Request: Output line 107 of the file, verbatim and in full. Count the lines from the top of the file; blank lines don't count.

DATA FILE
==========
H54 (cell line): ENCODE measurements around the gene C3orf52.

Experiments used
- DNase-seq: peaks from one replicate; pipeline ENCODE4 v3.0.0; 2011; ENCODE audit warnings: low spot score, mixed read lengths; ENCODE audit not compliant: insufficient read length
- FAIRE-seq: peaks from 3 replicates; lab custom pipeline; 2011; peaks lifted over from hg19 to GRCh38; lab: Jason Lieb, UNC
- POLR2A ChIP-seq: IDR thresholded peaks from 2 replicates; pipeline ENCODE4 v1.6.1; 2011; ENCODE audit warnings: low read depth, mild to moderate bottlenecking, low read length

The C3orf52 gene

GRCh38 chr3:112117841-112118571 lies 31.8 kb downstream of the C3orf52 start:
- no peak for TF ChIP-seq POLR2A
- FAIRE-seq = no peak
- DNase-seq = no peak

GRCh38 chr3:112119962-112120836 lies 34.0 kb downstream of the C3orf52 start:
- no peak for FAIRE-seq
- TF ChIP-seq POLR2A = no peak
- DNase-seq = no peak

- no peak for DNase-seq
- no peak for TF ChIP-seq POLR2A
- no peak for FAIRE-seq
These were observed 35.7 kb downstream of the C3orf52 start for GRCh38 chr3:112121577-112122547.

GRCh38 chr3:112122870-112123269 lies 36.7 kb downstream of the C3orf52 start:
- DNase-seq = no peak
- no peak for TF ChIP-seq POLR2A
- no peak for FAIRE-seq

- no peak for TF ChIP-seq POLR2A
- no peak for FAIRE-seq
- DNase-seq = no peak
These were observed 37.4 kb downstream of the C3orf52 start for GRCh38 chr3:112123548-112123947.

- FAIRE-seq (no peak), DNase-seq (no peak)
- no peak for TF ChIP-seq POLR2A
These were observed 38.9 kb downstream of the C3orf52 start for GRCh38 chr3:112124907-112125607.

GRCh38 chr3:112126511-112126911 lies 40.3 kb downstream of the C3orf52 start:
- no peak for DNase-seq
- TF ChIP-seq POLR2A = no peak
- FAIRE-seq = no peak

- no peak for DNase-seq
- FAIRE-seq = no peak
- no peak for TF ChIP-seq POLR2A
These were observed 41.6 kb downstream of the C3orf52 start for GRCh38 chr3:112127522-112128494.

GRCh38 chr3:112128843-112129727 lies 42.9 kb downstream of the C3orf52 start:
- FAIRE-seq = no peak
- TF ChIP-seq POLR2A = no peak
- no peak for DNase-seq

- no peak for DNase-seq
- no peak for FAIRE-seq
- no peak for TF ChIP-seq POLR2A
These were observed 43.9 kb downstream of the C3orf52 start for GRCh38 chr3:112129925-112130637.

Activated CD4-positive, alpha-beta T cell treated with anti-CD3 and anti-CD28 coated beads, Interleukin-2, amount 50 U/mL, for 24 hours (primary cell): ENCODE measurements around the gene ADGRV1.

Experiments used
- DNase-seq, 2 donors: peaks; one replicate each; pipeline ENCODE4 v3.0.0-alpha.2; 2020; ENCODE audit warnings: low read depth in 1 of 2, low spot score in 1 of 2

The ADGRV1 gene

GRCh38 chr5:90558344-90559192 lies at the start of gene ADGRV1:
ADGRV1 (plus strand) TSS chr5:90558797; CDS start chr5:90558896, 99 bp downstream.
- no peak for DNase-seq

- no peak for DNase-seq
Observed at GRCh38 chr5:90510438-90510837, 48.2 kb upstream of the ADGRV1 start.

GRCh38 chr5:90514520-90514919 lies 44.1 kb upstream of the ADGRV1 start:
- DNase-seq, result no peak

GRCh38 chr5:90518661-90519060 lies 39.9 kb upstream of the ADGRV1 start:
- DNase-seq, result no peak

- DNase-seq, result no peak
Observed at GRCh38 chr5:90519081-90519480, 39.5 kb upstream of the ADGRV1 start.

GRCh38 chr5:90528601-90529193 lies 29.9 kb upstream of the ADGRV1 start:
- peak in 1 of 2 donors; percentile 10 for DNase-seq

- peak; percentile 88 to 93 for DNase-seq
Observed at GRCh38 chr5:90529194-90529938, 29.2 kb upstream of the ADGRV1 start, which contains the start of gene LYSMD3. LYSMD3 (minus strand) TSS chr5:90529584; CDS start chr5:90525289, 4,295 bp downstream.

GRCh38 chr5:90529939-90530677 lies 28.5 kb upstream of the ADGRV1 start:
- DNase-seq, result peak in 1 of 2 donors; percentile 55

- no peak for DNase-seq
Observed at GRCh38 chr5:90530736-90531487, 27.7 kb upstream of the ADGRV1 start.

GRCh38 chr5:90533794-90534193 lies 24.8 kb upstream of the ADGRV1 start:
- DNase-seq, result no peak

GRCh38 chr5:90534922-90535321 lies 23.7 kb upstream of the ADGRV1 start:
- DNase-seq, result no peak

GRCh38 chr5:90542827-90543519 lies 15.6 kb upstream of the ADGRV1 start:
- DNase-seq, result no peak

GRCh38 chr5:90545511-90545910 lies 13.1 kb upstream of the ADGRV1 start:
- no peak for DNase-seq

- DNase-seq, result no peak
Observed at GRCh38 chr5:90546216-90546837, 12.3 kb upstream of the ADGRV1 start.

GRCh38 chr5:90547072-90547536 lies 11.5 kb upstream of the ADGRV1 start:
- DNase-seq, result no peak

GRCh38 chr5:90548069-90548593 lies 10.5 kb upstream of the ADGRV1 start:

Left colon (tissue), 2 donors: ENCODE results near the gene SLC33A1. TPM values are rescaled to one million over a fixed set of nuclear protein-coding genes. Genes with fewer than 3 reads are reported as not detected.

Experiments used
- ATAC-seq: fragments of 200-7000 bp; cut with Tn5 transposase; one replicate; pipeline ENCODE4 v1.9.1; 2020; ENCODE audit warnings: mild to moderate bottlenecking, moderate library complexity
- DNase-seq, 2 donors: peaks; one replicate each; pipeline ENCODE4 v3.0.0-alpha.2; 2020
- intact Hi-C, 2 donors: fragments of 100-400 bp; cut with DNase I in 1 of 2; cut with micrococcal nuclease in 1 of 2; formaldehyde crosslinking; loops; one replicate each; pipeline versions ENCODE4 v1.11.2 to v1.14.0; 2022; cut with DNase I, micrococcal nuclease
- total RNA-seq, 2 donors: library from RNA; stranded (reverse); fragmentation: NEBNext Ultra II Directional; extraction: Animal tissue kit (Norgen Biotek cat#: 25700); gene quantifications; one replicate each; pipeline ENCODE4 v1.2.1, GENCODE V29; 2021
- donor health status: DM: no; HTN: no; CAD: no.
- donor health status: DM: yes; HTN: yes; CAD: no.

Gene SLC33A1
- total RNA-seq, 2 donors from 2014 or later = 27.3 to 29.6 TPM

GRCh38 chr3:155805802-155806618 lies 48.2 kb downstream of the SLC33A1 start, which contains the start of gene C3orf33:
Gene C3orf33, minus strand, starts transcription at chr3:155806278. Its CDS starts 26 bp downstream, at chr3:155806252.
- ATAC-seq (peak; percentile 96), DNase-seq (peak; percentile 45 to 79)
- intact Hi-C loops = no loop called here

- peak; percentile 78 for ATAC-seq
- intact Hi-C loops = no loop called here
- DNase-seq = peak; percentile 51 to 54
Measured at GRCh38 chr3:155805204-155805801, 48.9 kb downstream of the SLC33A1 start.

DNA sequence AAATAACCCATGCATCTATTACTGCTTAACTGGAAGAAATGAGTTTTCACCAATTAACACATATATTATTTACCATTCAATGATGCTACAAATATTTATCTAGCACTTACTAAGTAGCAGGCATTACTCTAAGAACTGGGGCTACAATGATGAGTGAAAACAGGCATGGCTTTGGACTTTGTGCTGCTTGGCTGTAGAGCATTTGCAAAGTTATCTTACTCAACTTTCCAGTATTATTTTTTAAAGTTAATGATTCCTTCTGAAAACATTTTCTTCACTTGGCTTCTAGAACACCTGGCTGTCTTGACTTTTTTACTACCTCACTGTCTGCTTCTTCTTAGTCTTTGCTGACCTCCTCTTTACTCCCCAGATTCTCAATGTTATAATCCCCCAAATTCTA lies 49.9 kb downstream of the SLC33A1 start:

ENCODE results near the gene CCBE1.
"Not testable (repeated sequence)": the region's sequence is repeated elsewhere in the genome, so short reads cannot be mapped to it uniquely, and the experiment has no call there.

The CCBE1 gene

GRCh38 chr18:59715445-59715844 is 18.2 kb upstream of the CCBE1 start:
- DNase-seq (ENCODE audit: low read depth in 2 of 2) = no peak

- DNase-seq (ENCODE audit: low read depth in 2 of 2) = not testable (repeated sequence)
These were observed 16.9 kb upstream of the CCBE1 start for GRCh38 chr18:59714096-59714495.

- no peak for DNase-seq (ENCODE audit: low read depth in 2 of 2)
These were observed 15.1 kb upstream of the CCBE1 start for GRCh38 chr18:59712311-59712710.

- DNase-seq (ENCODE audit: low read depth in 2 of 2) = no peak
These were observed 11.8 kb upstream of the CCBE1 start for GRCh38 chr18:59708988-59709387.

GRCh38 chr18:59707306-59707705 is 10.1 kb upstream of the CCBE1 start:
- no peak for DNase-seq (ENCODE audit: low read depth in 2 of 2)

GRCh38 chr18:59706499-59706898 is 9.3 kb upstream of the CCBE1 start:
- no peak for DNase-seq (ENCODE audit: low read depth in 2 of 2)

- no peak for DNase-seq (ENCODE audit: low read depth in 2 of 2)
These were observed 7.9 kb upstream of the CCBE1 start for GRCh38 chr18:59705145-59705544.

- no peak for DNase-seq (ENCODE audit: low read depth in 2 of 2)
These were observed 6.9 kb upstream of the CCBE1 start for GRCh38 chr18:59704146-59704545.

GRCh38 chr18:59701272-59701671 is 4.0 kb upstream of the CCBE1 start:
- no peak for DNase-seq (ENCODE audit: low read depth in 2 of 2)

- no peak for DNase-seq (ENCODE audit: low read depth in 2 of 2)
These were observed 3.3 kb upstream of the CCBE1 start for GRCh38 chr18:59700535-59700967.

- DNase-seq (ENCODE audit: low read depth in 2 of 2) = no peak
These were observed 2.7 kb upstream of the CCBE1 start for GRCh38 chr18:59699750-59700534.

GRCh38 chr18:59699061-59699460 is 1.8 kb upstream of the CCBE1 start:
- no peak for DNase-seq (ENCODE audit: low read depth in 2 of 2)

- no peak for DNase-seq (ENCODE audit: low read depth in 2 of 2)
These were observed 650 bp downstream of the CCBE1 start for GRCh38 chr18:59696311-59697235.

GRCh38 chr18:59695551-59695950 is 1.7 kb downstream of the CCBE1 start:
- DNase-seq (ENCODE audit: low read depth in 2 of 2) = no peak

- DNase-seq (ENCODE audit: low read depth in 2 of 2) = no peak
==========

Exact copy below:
These were observed 16.9 kb upstream of the CCBE1 start for GRCh38 chr18:59714096-59714495.